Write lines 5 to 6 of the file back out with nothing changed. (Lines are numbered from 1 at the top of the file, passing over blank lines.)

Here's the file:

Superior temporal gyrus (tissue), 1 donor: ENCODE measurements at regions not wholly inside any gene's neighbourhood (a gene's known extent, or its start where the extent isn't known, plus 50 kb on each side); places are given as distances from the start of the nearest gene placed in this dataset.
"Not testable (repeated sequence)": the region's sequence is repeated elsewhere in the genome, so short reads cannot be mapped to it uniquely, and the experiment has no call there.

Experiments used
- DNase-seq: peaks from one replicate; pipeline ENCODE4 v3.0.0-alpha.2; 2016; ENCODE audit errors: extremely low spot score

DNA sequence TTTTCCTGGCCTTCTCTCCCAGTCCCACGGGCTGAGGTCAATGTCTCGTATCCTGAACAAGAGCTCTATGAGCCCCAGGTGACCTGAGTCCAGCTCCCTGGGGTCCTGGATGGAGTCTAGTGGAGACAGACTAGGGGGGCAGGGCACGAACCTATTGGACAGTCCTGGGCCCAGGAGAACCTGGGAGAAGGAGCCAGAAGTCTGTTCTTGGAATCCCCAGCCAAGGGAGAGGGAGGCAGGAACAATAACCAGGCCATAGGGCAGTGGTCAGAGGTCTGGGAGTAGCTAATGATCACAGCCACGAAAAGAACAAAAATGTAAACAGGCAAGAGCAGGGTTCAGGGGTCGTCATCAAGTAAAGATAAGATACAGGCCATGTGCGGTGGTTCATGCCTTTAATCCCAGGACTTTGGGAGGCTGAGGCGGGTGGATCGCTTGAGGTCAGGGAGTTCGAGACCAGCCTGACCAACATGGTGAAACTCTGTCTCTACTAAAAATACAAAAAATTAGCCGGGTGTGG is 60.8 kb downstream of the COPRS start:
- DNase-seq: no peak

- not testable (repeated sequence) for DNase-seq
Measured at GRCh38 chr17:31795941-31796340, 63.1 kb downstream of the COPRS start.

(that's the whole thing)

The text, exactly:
DNA sequence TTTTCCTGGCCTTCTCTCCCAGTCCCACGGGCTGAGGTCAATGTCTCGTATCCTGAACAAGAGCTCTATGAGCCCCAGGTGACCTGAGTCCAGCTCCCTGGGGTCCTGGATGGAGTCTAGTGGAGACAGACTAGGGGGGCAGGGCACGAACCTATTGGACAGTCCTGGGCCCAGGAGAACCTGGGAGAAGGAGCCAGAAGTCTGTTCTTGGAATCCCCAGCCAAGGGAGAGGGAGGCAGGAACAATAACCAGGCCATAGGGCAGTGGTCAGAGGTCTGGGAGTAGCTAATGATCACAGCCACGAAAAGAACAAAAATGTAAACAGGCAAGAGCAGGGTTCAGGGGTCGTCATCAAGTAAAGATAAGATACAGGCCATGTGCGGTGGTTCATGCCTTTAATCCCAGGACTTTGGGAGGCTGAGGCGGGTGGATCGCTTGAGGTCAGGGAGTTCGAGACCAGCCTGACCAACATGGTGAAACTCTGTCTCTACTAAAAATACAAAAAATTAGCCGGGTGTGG is 60.8 kb downstream of the COPRS start:
- DNase-seq: no peak